Creative methods making better Miami mobility possible
Getting around Miami-Dade isn’t the easiest thing to do. While the county’s roadways are many, they’re often congested, leaving motorists wishing alternative modes of transportation were more plentiful.
The good news is that some residents are working hard to add to the local mobility network – residents like Meg Daly, president and CEO of Friends of The Underline, an organization she founded to recreate a 10-mile stretch below the Metrorail into a vibrant, 120-acre urban trail with art, physical activities, culinary fare and more.
“I saw a dirty space under the elevated Metrorail. She saw a park,” said Alberto Ibargüen, president and CEO of the John S. and James L. Knight Foundation.
Mr. Ibargüen nominated Ms. Daly for the category, “Keeping Us Moving: People finding or implementing creative ways to make better mobility possible in a growing, cosmopolitan community.”
“Transformational projects always have these qualities,” he said. “They’re always fact-based – plans are based on what the reality is. They take vision. And most of all – and she has it in spades – it takes the tenacity to stick to it despite everyone laughing and chuckling. It’s fantastic. I’m a big supporter, and [the Knight Foundation does] fund The Underline.”
Terra President David Martin, who sits on the board of Friends of The Underline, echoed those sentiments about Ms. Daly’s passion project, which will cost an estimated $120 million to complete and $3 million per year to maintain.
“I’m just so impressed at how she runs the organization, how she pushes and all the accomplishments she’s made and continues to make,” he said. “It’s pretty special.”
The first phase of the ambitious project, the half-mile Brickell Backyard, opened in February. It cost $16.5 million in city, county and state funds and includes a community stage, butterfly garden, gaming tables, gathering spaces to eat, play, discover and relax, as well as an urban gym complete with a running track, exercise equipment, soccer mini-pitch and basketball half-court.
Phase two, a two-plus-mile Vizcaya stretch from Southwest 13th Street to Southwest 19th Avenue, is to break ground this year and open in 2023. The last seven-mile length is to be completed two years thereafter.
Ms. Daly, who described her work as being “like a prism with so many facets, each one a jewel,” told Miami Today that people’s desire for the kind of offerings The Underline provides was amplified by this last year’s events.
“I think the pandemic showed pent-up demand for people wanting safe places to walk and bike connected to accessible, equitable public green spaces,” she said. “In forward-thinking communities across the world, I think we are part of a movement to create world-class, multi-dimensional mobility and community-building amenities like The Underline from underutilized infrastructure.”
Another local mobility visionary who deserves recognition is Hank Sanchez-Resnik, chairman of Friends of the Commodore Trail, Miami Commissioner Ken Russell said.
Mr. Sanchez-Resnik, he said, has for years worked to secure crucial funds to restore the popular five-mile route that runs through Coconut Grove from the Rickenbacker Causeway to Cocoplum Circle in Coral Gables.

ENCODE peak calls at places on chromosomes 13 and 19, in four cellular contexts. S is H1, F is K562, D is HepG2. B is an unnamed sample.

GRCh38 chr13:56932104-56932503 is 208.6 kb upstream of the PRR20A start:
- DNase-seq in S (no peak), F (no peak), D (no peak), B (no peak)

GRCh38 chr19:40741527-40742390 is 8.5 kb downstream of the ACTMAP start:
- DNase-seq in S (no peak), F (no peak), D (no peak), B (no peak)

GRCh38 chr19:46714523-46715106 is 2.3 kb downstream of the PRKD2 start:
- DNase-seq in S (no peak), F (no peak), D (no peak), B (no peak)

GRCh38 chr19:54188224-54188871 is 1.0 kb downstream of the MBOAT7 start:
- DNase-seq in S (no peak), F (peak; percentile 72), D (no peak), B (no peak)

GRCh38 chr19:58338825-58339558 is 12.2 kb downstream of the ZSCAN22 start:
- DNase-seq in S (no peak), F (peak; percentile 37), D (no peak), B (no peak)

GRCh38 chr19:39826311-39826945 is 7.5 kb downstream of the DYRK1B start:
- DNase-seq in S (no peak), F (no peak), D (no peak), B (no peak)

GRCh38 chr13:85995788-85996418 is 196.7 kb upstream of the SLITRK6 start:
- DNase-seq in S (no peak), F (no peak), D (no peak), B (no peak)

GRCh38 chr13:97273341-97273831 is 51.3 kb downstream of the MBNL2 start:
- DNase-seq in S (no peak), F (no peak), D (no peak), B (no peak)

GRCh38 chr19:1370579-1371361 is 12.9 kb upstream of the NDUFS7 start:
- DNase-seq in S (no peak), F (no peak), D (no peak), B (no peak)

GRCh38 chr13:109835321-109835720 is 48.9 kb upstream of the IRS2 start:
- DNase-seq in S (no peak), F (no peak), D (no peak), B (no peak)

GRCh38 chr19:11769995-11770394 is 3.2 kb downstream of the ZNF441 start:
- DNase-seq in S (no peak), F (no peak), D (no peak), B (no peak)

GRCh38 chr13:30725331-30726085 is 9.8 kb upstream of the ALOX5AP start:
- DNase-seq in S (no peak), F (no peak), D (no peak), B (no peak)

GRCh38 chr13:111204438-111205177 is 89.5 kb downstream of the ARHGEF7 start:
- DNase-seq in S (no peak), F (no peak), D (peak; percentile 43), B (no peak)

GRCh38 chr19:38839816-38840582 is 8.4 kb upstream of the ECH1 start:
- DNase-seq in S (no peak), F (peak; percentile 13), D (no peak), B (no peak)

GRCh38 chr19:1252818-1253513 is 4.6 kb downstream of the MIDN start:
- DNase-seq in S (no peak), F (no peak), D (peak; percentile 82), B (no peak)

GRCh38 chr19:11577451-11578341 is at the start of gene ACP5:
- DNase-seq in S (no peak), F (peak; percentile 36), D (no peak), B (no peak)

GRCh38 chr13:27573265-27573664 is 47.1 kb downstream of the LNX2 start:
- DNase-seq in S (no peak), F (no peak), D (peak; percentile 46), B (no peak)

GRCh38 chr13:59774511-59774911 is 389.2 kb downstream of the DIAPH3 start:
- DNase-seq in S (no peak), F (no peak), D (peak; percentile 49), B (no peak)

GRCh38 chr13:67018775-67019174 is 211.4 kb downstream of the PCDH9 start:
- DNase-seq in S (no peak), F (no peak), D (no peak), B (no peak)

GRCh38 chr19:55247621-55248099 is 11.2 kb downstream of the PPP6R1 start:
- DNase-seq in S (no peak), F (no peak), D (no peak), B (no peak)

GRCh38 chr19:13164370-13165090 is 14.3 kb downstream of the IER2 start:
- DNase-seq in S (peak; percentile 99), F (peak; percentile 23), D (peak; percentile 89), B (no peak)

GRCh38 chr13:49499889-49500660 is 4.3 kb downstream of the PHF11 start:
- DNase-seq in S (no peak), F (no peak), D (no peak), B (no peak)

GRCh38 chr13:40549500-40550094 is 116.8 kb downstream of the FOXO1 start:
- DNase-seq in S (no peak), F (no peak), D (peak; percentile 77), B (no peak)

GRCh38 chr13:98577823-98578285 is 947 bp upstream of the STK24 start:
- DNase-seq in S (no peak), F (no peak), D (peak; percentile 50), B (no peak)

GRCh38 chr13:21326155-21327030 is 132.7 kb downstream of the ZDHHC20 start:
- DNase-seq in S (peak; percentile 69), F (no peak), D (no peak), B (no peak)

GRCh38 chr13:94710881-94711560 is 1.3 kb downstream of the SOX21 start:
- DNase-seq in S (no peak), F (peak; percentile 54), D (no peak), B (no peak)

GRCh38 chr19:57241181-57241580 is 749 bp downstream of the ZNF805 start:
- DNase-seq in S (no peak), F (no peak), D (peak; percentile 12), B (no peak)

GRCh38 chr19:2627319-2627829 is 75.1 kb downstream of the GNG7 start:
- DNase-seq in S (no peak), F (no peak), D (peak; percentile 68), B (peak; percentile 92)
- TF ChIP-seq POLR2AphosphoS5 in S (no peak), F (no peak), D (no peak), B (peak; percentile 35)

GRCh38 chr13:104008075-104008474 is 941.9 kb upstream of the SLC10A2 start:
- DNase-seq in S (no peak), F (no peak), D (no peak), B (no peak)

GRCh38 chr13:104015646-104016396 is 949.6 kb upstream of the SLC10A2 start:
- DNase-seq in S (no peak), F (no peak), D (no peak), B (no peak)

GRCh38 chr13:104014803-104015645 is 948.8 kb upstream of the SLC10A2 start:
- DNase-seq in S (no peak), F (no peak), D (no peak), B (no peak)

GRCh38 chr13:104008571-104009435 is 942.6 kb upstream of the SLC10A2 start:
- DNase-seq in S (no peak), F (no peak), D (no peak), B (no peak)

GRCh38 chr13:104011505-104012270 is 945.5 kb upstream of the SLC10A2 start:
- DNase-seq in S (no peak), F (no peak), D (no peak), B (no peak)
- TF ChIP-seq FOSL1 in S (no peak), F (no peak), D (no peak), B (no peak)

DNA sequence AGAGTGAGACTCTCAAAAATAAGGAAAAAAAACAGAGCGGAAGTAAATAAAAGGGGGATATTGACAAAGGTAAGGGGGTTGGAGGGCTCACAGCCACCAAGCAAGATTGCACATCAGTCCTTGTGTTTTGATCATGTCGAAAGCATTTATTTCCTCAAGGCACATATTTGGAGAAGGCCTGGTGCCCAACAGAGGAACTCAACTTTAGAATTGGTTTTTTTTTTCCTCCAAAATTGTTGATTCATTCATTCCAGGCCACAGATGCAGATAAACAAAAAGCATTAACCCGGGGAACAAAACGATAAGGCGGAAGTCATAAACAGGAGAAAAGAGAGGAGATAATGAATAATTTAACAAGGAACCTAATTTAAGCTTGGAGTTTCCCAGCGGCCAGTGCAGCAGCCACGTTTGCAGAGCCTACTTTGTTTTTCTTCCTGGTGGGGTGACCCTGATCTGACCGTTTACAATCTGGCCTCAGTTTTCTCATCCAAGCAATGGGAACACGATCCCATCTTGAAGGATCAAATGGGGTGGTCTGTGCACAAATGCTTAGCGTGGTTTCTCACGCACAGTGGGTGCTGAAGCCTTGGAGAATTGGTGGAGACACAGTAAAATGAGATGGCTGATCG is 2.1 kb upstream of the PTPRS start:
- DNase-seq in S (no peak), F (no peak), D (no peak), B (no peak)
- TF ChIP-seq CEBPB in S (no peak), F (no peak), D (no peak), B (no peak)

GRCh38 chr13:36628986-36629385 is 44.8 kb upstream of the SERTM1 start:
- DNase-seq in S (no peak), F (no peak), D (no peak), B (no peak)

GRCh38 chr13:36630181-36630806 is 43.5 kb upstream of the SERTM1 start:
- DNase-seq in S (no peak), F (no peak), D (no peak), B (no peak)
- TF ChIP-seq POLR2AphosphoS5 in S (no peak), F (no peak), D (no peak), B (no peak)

“You always saw him at festivals, running a free bicycle concierge. He realized we don’t have very safe bicycle connectivity and found that if the Commodore Trail, a county initiative, were completed, the area would be much safer,” he said. “He’s been fighting to get everyone onboard, passionately advocating for that with county, city and state folks, regularly taking elected officials on tours to get them to understand why it’s important, and we recently got significant funding from the county that will help us complete it.”
Before moving to Miami in 2005, Mr. Sanchez-Resnik had volunteered as a bicycling advocate in the San Francisco Bay Area. Once he arrived in Miami, he said, he looked for a project that could make a difference.
The more than 50-years-in-the-making Commodore Trail revitalization project was a logical choice. In October, thanks in great part to his advocacy, Miami-Dade commissioners approved spending $1.3 on a master plan and repairs for the trail.
“The trail has been in county documents since 1969. Although heavily used by cyclists and runners, it was incomplete and neglected. It needed champions and advocates,” said Mr. Sanchez-Resnik, who also leads Bike Coconut Grove. “I’m extremely fortunate to have found a group of like-minded people who have helped to build Friends of the Commodore Trail into an organization that will carry our mission forward for future generations.”
Keeping people moving during the pandemic required dedicated work from the public sector, and one person who should be recognized is Mike Zayas-Morales, transportation planning manger for the Town of Miami Lakes, said Freebee managing partner Jason Spiegel.
An advocate for providing safe routes to non-motorized modes of travel, Mr. Zayas-Morales in April received the “2020 Bicycle Professional of the Year Award” from the Florida Bicycle Association.
Since he took over the role of transportation planning manager in March 2020, Mr. Spiegel said, Mr. Zayas-Morales has shown a commitment to accessible, inclusive transportation and prioritized safety.
“Over the past year during the pandemic, Mike worked diligently to provide safe, resilient and effective services to residents, employees, businesses and visitors of the town,” Mr. Spiegel said. “His work has helped Miami Lakes regain their footing, rebuild their local economy and provide an enhanced quality of life for its resident during this unprecedented time.”